Although he admitted that there are seasonal flu vaccine shortages throughout the city of Madison, Steven Van Dinter, spokesman for SSM Health Care of Wisconsin, is less concerned. "Typically we don't do seasonal flu vaccination clinics in September, so there's some time to play with. … There will be plenty for people eventually. It's just right now there's a shortage."
In Montana, health officials are putting forth a similar message, saying that while shipping delays have created a shortage of seasonal flu vaccine in the state, citizens and providers should not be concerned as back orders of flu shots will arrive well before flu season kicks into high gear in December.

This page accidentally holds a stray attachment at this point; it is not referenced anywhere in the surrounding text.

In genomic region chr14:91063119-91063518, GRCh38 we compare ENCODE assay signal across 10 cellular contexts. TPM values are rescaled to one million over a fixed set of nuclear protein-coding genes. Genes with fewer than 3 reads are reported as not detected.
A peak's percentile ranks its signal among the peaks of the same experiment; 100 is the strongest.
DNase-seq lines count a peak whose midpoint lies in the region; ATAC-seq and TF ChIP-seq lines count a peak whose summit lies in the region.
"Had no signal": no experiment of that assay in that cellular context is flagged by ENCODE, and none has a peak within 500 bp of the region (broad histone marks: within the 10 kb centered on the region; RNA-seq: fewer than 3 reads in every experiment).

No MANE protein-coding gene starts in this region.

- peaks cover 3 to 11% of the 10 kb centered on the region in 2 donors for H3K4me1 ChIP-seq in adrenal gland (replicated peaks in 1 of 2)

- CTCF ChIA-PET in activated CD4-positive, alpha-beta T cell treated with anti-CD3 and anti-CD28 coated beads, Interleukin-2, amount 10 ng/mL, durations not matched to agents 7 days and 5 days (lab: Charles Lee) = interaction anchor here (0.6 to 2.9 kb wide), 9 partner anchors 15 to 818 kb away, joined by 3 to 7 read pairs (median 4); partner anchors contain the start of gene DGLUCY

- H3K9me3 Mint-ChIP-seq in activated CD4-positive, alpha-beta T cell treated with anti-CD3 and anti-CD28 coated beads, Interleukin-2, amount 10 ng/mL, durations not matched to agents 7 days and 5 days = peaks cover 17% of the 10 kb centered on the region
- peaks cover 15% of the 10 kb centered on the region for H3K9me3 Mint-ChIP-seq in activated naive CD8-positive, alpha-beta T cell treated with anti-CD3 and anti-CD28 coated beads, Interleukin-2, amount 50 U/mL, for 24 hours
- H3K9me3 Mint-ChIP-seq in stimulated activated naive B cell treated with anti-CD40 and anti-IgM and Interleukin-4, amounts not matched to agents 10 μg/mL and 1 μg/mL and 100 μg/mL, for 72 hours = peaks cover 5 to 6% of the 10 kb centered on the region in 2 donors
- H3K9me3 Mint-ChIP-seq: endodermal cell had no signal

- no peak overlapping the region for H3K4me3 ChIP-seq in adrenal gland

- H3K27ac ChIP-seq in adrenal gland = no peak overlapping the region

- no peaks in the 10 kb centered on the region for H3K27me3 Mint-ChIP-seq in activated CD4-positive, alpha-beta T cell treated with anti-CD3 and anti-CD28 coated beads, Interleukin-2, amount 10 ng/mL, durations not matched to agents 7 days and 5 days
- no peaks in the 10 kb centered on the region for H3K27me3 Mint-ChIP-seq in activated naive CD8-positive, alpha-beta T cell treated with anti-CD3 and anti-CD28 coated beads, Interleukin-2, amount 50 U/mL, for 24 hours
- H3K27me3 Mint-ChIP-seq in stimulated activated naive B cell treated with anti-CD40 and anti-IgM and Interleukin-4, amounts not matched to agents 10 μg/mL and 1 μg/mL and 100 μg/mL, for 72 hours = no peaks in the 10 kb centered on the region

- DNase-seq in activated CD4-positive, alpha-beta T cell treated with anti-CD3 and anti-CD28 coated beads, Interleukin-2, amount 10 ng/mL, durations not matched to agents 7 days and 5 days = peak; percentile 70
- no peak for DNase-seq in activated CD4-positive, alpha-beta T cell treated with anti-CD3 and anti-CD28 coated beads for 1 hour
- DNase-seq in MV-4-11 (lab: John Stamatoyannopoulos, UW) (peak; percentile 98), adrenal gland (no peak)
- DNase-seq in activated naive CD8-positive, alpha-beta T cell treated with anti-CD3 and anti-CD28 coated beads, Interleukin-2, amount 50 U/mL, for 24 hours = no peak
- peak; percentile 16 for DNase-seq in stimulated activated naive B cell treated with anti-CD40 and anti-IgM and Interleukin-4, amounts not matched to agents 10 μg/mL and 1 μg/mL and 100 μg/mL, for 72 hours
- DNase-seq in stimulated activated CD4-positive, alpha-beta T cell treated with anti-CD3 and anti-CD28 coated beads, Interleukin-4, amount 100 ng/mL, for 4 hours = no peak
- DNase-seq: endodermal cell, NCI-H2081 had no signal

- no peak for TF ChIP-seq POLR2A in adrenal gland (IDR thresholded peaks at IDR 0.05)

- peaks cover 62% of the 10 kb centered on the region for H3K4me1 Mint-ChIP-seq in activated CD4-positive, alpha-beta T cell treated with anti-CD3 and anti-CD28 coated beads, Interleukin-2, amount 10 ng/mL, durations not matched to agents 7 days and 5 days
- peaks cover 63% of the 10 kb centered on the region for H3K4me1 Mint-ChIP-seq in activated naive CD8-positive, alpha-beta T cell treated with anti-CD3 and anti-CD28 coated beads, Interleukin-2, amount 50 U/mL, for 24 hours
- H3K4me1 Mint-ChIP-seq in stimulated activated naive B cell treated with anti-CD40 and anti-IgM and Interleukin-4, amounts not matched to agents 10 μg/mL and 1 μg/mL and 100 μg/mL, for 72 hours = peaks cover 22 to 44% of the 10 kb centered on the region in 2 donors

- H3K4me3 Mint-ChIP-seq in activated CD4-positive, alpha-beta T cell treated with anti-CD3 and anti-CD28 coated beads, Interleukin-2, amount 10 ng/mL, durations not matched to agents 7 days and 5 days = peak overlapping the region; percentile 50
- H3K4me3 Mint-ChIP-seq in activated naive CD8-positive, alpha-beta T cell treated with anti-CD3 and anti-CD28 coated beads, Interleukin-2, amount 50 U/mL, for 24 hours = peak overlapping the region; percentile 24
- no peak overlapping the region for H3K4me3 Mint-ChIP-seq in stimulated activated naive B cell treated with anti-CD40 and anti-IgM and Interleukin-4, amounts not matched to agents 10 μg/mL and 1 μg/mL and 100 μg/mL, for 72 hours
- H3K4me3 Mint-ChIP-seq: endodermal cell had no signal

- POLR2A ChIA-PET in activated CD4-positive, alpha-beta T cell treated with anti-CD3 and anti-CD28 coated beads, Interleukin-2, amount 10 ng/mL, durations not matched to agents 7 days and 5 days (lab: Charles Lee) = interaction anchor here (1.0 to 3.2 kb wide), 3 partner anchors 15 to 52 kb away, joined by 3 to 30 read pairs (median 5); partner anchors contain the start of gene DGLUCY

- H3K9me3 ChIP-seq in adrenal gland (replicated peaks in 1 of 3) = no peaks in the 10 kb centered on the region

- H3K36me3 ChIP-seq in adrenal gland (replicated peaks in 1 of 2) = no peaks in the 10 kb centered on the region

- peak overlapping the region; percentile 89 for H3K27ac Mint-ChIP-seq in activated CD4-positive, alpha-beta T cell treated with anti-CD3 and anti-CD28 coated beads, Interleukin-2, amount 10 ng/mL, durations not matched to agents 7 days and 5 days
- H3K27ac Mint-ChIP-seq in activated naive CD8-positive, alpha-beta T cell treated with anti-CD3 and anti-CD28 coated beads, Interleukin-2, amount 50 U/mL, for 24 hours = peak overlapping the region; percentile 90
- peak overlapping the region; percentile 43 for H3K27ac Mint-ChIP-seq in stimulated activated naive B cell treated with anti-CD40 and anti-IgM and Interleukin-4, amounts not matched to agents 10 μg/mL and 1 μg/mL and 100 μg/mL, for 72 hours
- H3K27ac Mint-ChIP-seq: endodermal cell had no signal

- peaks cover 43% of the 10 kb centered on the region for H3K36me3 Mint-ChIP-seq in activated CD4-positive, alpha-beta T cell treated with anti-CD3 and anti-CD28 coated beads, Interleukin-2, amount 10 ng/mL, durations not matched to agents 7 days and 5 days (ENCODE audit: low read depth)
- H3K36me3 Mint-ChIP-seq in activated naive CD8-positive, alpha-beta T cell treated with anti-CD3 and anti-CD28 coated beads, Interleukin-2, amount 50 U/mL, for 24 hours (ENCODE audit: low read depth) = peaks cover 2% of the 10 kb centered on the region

But while most states are reporting that H1N1 is the predominant flu circulating, Bassett warned that "by the time we get the supply [of seasonal flu shots], it might be too little too late. It takes two weeks for the vaccine to work, and they are asking people to wait two week between the seasonal flu shot and getting the swine flu vaccine.
"I have a lot of patients at high risk, pregnant women, people with asthma or heart disease … that need to be protected now."